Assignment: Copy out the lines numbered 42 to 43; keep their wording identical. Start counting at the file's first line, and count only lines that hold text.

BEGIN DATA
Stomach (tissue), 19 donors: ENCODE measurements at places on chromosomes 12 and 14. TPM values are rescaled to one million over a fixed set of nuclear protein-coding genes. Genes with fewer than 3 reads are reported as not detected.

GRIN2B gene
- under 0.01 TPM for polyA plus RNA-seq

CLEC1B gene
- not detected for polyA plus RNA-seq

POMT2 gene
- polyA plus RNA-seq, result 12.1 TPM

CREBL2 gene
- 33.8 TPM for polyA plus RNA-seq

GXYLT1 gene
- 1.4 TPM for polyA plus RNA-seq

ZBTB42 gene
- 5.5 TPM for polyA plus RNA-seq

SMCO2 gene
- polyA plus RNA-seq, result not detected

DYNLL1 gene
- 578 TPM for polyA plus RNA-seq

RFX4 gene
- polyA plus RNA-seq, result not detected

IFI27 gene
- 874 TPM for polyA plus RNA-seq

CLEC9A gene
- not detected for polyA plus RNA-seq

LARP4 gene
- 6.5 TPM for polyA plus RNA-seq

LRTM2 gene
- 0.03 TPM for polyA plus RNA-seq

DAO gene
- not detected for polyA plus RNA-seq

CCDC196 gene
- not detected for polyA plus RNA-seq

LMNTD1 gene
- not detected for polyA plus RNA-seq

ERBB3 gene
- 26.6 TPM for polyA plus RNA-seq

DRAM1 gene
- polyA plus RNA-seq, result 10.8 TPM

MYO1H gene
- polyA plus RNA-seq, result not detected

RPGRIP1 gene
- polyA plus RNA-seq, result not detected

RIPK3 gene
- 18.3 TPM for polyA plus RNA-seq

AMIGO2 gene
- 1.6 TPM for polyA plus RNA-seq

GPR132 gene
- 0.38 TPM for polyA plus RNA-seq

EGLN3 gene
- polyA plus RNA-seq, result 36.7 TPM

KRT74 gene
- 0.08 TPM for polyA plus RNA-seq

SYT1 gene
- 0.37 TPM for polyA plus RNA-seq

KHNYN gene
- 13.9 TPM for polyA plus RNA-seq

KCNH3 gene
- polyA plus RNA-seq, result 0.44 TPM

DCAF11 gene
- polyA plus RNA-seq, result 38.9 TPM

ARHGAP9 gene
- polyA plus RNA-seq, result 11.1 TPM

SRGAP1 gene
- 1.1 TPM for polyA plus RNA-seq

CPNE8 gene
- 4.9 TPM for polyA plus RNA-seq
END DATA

RIPK3 gene
- 18.3 TPM for polyA plus RNA-seq